How to Handle Dementia

Dementia can become a part of life as one gets older. Symptoms can include changes in personality, reasoning impairment, and difficulty with memory. Alzheimer’s disease is a very common form of this type of disease. Dementia is often classified as mild, moderate, or severe. Health care professionals also use a scale of 1-7, with 1 representing no dementia symptoms and 7 representing very severe symptoms. Although there is no cure, there are some ways to slow down the disease and maintain the quality of life.

Therapies

Therapy can be helpful when done correctly. It can be used to help keep the mind sharp and improve the mood. That being said, when done too aggressively it can cause frustration. There are a two main types of therapy that can be done:

Cognitive stimulation therapy

This is a form of group therapy designed to be mentally engaging. Examples of activities include cooking, singing, and discussing current events. Group therapy has the added bonus of being a social event, which can help with depression.

Reminiscence therapy

This is simply the act of discussing the past. Good topics include hobbies, family members, childhood, and hometowns. Listening to old music, eating favorite foods, etc. can help boost the brain and bring a sense of peace.

Medications

There is not currently a medication on the market that can completely stop the progression of this disease. That being said, some medicines can help with symptoms, at least for a while. Common medications prescribed for mild to moderate dementia include:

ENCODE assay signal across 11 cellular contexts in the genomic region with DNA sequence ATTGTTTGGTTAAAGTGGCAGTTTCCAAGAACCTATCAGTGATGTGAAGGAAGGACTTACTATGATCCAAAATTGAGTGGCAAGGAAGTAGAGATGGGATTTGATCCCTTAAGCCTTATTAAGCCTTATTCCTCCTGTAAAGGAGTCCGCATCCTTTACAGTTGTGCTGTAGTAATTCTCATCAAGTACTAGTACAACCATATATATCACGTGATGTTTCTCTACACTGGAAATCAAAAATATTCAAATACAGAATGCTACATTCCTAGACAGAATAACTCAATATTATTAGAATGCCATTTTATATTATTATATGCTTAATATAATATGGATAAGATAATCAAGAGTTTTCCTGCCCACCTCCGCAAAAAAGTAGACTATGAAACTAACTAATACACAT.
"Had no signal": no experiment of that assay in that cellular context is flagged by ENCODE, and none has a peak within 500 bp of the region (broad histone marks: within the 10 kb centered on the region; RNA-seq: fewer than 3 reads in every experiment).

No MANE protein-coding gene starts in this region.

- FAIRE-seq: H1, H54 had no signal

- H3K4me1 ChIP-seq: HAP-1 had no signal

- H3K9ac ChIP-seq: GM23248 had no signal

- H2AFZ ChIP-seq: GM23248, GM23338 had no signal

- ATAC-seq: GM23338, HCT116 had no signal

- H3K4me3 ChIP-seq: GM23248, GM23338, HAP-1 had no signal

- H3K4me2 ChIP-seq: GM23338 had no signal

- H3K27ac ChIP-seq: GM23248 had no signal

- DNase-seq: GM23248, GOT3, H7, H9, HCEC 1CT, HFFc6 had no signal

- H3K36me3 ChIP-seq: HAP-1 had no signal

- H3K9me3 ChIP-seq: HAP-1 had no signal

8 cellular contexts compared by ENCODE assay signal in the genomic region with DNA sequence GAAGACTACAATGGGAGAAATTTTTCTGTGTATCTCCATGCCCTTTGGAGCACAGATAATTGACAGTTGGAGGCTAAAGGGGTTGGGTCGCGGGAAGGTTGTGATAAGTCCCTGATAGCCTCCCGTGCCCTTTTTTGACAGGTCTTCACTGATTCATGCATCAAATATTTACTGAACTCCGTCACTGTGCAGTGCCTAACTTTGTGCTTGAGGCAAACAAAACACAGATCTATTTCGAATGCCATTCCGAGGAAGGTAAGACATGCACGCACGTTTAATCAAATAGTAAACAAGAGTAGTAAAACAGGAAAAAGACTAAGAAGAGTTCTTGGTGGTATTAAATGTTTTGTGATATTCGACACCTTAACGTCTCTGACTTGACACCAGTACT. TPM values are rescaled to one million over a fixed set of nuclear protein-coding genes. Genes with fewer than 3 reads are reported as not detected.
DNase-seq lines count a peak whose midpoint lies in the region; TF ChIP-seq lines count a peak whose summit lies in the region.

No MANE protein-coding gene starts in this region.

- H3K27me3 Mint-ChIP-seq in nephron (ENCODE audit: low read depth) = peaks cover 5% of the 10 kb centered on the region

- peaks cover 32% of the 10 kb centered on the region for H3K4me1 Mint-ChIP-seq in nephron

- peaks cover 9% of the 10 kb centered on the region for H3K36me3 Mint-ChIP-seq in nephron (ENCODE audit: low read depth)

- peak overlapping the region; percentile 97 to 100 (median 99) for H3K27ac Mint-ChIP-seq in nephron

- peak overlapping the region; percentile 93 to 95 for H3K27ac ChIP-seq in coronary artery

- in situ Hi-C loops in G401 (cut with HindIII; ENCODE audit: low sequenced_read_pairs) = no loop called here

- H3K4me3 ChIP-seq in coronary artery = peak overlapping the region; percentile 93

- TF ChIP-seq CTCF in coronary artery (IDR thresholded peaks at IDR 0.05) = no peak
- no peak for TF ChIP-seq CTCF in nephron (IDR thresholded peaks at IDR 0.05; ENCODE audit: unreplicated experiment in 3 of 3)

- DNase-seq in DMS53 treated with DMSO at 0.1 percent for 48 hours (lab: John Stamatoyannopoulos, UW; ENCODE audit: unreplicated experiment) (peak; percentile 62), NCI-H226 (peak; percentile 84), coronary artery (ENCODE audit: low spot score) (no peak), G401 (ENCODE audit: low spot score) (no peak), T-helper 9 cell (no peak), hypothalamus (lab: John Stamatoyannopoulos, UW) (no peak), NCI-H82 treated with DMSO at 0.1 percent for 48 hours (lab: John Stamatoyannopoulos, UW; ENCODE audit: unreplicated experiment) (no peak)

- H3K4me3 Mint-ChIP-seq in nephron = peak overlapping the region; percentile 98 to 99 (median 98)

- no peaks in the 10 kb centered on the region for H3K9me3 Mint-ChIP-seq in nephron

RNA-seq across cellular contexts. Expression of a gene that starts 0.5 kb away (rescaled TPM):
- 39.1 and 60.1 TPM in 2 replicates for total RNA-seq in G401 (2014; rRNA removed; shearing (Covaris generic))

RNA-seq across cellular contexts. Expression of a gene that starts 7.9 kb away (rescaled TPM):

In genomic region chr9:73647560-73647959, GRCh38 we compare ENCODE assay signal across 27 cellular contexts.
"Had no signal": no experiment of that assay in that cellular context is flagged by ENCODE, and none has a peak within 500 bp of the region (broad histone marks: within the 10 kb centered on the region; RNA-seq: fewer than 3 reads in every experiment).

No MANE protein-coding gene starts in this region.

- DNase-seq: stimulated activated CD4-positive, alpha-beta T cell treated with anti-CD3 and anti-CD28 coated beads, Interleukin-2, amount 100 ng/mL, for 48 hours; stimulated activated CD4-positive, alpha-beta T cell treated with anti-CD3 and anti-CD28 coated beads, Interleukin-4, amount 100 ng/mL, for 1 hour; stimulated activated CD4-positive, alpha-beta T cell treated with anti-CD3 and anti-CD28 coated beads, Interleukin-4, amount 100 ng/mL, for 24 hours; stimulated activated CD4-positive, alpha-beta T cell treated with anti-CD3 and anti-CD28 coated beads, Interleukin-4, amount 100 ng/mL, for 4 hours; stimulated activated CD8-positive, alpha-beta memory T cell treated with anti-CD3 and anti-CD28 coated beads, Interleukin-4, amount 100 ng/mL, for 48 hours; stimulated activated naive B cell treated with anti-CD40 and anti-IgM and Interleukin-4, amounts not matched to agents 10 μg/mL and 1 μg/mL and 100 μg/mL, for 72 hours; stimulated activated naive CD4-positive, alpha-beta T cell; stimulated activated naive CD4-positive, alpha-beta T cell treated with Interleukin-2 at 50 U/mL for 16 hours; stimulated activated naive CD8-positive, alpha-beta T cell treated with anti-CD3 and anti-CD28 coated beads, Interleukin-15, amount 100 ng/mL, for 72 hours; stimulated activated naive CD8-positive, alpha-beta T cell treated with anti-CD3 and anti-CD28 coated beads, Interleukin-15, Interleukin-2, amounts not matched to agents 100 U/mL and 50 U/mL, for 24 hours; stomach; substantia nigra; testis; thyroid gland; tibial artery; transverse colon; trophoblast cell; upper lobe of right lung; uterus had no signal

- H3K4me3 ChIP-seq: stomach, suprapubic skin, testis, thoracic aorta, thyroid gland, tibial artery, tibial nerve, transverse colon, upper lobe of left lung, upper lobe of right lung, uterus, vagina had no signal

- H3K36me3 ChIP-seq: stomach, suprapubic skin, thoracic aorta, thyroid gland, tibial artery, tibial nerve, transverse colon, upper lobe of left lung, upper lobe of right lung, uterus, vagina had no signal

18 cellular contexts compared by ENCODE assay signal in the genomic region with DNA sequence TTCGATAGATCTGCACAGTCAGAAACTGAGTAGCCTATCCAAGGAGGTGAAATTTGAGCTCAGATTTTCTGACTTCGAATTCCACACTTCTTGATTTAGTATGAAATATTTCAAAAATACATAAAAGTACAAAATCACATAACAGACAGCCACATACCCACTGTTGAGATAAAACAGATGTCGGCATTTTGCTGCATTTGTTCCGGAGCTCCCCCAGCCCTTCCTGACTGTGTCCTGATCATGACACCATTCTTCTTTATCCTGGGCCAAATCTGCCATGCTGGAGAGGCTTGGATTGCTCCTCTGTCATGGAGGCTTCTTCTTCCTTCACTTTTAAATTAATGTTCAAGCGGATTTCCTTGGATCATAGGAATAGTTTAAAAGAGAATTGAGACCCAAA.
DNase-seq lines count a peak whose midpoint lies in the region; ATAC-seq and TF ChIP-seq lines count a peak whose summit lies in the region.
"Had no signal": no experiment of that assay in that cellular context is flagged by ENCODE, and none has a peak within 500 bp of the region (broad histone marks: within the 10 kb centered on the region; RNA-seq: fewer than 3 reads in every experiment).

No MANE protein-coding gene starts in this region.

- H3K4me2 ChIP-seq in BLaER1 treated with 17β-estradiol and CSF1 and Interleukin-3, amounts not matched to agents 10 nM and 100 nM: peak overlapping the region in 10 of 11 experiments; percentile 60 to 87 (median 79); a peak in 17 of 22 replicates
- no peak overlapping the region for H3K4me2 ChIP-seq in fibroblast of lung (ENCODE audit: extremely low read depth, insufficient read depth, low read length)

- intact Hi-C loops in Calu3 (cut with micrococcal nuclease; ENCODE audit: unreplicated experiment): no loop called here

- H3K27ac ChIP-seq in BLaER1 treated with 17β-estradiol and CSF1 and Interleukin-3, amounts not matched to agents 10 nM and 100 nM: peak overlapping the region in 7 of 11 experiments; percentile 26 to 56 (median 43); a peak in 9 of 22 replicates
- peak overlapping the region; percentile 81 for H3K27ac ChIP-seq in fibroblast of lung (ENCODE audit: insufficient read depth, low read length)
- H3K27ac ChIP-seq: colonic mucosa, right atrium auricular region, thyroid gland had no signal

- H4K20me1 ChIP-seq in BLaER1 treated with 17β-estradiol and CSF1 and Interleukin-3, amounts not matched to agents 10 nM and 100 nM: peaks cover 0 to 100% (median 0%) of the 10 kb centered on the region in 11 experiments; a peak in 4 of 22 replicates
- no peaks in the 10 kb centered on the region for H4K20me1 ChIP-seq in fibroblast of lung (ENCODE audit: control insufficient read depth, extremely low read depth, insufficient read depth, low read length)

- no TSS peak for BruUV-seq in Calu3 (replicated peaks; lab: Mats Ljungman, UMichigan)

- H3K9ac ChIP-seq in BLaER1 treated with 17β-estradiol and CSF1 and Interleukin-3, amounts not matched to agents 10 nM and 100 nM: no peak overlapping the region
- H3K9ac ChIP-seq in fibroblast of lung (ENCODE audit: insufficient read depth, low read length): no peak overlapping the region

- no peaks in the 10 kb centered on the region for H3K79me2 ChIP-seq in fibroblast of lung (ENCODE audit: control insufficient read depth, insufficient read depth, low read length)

• Antidepressants: These drugs, selective serotonin reuptake inhibitors (SSRIs) in particular, can help with irritability or feeling down.

 

  • Cholinesterase inhibitors: These are a type of medications that can slow the breakdown of the chemical in the brain associated with memory and judgment.

 

  • Memantine (Namenda): This drug is prescribed for patients with mild to moderate dementia in order to improve memory and learning.

 

  • Anti-psychotic medications: These may be called for to help treat aggression, delusions, or hallucinations.

 

Lifestyle Changes

Basic healthy lifestyle habits can help to slow dementia and reduce its symptoms. It is important for anyone with mild to moderate dementia to:

  • Get plenty of sleep. Dementia symptoms can get more severe as the day goes on. An early bedtime or nap can help with this.

 

  • Exercise. It is believed that proper exercise can reduce anxiety and depression, as well as slow down thinking problems.

 

  • Eat the right foods. There are diets out there that are aimed at slowing dementia. They are usually high in vegetables and fish, while low in red meat and sugars.

 

  • Engage mentally. Anything from crossword puzzles to dancing can help the brain exercise and stay strong.

 

  • Get eyes and ears checked regularly. Having impaired vision or hearing can make the symptoms of dementia much more frustrating.